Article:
Butchered, Bread & Roses Theatre

by Diana Miranda

Butchered, presented by Expial Atrocious, is a gutting show. It’s not often that a word feels so instinctively accurate for a performance, but there are no second thoughts. Gutting is what the company offers the Clapham Fringe’s 2022 buffet with this horrific absurdist piece.

Continue reading

Much Ado About Nothing, Jack Studio Theatre

by Laura Kressly

Outdoor summer touring Shakespeare shows are about as British as they come. This one by Bear in the Air, apart from this short stop at the Jack, is no exception. There’s no dominant production concept, but the cast of six zip through the trimmed down script with confidence and energy. The performances are consistently excellent though some of the directorial choices mean there are issues.

Continue reading

Boy, Edinburgh Festival Fringe

by Laura Kressly

In 1965, a Canadian couple give birth to identical twin boys, Brian and Bruce. When Bruce’s circumcision is botched and he is left without a penis, a doctor convinces his parents that the best way forward is to raise him as a girl. He thinks that with hormones and clear gender roles, Bruce – now Brenda – will be able to lead a normal life. The desperate parents eventually agree. This true story, dramatised by two adult performers and a zoo of soft toys, emphasises how enforcing strictly-defined gender binaries and stereotypes can have far-reaching, tragic consequences.

Continue reading

The Girl Who Was Very Good at Lying, Edinburgh Festival Fringe

by Bryony Rae Taylor

21-year-old Catriona is very good at lying. She knows she isn’t supposed to, but she just can’t help herself when a ‘not unhandsome’ American man comes into the pub where she works. Craving some exhilaration and a reprieve from her mother’s grilling about whether she is living an exciting life yet or not, Catriona takes American Man on a wild goose chase of tall tales around her small home town in Northern Ireland.

Continue reading

Happy Meal, Edinburgh Festival Fringe

by Laura Kressly

Bette and Alex first meet as young teenagers in the early-00s on the kids’ online gaming platform, Club Penguin. As they grow up, they move to MySpace and Neopets, then Facebook, Twitter and Reddit. As much as older generations are quick to criticise young people being terminally online, the anonymity of these platforms allow them to safely be their authentic selves. In Alex’s case, he’s a closeted trans guy living as a lesbian. Bette, also trans, appears to be a gay boy. As their relationship develops and they navigate their transitions, the pressures of cisnormativity cause tension that risks the collapse of their long-term, online friendship.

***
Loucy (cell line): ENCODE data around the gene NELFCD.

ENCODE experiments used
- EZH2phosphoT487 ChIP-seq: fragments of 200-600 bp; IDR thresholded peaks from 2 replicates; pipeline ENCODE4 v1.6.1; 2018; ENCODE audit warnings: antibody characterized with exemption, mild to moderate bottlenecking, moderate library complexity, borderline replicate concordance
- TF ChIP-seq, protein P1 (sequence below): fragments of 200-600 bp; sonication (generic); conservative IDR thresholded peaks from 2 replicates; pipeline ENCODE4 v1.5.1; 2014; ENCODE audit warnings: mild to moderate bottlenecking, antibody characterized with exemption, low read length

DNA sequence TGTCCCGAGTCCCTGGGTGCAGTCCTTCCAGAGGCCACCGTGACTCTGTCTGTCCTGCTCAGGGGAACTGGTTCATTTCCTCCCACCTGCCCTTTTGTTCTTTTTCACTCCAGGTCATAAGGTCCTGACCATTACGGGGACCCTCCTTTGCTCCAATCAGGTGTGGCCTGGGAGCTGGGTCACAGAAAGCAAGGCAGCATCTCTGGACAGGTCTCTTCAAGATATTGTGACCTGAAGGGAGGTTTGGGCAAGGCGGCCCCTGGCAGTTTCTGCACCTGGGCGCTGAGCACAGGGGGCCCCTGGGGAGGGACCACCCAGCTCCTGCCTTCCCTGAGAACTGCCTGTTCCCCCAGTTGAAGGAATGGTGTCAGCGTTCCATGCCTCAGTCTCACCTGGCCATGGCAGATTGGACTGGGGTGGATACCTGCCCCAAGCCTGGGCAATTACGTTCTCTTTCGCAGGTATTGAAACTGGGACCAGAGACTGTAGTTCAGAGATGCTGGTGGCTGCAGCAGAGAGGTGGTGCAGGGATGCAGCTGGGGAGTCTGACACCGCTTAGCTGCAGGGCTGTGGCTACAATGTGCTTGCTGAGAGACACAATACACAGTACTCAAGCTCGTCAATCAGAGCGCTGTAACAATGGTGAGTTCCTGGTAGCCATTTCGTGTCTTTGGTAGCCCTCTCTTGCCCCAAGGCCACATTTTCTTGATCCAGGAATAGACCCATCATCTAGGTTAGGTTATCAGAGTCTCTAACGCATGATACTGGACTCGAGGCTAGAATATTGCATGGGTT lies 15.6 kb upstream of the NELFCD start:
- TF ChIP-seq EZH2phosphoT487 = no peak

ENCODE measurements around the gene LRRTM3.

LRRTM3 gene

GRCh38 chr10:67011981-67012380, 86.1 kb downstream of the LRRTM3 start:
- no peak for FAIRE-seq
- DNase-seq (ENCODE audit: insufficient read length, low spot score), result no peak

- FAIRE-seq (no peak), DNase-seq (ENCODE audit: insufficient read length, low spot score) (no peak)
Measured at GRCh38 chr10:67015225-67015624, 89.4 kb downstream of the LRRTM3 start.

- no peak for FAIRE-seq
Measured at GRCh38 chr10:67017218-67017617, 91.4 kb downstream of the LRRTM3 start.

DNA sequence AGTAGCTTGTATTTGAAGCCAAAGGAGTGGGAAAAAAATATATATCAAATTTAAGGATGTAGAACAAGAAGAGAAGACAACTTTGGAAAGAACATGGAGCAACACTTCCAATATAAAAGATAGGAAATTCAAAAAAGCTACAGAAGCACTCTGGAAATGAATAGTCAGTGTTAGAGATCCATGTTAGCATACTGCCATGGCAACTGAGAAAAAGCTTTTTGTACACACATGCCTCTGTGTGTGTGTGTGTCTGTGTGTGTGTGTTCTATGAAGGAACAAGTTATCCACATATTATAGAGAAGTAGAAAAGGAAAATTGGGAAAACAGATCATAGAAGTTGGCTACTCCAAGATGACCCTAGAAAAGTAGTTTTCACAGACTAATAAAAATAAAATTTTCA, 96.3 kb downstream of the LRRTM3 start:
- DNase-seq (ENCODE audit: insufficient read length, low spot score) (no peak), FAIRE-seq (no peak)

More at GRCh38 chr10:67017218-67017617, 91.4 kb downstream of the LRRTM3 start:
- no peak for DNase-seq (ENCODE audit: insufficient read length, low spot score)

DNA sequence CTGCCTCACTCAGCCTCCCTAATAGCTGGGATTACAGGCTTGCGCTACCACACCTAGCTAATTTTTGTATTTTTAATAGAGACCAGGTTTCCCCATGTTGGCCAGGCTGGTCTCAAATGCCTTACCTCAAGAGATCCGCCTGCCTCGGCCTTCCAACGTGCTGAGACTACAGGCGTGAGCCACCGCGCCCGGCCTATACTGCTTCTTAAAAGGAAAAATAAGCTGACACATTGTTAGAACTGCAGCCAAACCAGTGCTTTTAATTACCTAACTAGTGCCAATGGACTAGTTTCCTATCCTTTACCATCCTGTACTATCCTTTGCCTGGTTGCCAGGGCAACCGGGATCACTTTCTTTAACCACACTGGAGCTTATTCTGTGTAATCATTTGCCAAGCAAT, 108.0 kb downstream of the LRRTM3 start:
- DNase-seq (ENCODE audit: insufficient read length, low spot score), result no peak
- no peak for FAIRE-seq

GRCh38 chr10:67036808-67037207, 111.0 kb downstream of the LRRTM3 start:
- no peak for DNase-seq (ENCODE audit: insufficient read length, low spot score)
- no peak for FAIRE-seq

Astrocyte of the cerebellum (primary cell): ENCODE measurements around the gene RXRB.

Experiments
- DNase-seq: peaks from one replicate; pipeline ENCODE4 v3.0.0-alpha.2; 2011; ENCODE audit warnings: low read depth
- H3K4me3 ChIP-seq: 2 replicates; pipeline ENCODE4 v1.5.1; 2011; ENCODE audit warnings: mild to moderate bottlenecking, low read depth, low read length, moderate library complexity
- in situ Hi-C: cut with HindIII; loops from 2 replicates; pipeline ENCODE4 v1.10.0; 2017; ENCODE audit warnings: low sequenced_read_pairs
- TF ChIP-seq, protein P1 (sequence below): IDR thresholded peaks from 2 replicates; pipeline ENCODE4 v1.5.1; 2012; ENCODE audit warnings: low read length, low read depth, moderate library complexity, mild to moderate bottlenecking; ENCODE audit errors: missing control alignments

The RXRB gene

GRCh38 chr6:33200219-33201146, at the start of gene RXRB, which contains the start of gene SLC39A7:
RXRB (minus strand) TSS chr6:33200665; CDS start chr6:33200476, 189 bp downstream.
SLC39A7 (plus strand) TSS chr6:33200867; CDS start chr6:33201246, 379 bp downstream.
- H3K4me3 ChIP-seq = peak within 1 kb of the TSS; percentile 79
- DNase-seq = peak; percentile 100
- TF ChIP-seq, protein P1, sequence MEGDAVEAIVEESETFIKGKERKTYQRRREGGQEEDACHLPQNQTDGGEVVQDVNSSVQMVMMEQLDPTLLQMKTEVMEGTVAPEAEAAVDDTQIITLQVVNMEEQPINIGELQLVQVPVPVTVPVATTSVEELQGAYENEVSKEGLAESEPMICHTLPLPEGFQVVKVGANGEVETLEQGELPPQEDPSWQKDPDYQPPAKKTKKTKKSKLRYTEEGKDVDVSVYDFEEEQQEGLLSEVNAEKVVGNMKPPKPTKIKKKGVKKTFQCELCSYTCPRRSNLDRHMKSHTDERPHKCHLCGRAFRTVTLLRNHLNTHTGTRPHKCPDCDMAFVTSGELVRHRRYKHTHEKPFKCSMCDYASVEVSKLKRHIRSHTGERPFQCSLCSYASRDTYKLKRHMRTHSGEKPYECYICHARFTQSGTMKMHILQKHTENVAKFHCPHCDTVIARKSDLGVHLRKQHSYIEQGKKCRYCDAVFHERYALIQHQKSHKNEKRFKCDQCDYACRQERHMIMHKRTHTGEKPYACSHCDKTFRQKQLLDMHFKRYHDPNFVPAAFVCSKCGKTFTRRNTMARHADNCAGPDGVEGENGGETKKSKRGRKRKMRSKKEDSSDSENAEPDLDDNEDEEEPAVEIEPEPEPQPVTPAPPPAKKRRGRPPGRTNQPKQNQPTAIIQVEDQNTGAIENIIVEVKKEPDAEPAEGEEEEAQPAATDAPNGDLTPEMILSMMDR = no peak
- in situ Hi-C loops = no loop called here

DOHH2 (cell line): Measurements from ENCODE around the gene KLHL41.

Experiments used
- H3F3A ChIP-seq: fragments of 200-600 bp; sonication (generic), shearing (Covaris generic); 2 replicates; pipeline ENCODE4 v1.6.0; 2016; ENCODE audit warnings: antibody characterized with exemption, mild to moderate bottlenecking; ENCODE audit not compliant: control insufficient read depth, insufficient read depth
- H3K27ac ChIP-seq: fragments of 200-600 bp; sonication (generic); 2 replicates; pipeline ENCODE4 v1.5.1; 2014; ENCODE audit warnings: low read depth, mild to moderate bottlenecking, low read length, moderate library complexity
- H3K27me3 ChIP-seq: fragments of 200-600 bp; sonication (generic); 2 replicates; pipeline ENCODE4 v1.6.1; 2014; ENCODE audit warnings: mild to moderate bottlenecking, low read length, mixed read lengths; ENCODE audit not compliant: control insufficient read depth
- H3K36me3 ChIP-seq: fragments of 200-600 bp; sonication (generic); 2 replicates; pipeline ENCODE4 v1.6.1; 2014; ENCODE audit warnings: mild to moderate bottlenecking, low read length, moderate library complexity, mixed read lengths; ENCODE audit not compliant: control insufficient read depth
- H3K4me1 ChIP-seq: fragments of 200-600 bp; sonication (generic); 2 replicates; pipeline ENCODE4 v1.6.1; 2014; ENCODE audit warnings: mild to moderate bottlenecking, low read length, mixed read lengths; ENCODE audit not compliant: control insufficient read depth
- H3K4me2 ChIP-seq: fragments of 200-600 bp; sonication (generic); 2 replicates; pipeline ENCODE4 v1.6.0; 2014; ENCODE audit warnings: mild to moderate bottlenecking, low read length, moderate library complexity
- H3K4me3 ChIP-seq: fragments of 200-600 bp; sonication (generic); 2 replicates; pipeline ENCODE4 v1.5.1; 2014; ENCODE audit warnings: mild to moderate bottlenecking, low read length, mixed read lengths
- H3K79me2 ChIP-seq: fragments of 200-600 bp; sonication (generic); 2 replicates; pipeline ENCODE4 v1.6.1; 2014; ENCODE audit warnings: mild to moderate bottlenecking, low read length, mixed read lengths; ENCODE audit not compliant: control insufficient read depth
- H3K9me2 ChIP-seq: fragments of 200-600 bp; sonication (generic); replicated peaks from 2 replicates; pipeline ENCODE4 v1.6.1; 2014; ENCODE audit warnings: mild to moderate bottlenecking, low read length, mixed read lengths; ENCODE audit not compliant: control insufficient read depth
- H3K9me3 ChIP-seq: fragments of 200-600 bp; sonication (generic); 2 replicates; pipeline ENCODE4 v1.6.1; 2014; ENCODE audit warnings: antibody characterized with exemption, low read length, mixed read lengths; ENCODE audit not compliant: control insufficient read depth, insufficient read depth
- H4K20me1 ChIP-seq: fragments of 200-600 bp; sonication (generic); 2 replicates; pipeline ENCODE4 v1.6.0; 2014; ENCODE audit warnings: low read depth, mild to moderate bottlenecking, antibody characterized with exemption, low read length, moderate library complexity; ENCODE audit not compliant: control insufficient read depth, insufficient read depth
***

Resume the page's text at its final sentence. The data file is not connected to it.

Continue reading

Jean Paul Gaultier: Fashion Freak Show, Camden Roundhouse

by Zahid Fayyaz

Originally staged in London in 2019 at the Southbank Centre, this part-revue, part-fashion show has been rebooted and now has a long residency at Camden’s iconic Roundhouse venue for around 50 dates. The concept consists of a narrative of the life and times of fashion designer Jean Paul Gaultier, put together to include a multitude of his fashion designs and a large cast of dancers.

Continue reading

Moment of Grace, Hope Theatre

by Diana Miranda

Moment of Grace by Bren Gosling narrates Princess Diana’s visit to Britain’s first HIV/AIDS unit at the end of the eighties. It’s a personal and moving show that addresses people’s misconceptions that kept AIDS a taboo, driven by anger and fear. The show is produced by Backstory Ensemble Productions in association with The National HIV Story Trust (NHST), a charity set up to ensure the history of the 80’s and 90’s HIV/AIDS pandemic is not forgotten.

Continue reading

Singin’ in the Rain, New Wimbledon Theatre

by Zahid Fayyaz

This adaptation of the much-loved 1952 Gene Kelly film has had a very productive life as a stage musical, what with its catchy songs and tap dancing routines. This particular touring production by Jonathan Church previously ran in the West End and Sadler’s Wells so as expected, the dance has received a lot of attention. The lovely New Wimbledon Theatre where it’s on for this leg of the tour is one of the bigger theatres that lie outside of the West End on the edges of London.

Continue reading

No One, Brighton Fringe

by Diana Miranda

Invisibility’s appeal has a new angle in this show by AKIMBO physical theatre company. Loosely inspired by H. G. Wells’ The Invisible Man, AKIMBO gives the narrative an original twist that locates the story within the millennial scene of social media, instant messaging, pub parties and nightclubs. The story stands on its own and explores themes that move away from the questions of science and ethics of Wells’ novel. As such, AKIMBO’s No One navigates (in)visibility in the digital era and offers a tragicomic thriller that starts as a detective investigation and slowly takes on a warmer, more intimate focus on an invisible man that craves connection.

Continue reading

Moral Panic, Brighton Fringe

By Luisa De la Concha Montes

Written by Stuart Warwick and produced by Blue Dog Theatre, the play, set in 1984, follows Charles Hawthorne, a British middle-aged man whose job is to censor extreme horror films, also known as ‘video nasties’. The plot takes the audience through a humour-infused trip that explores the many layers of Hawthorne’s self-obsession with power, morality and success.

Continue reading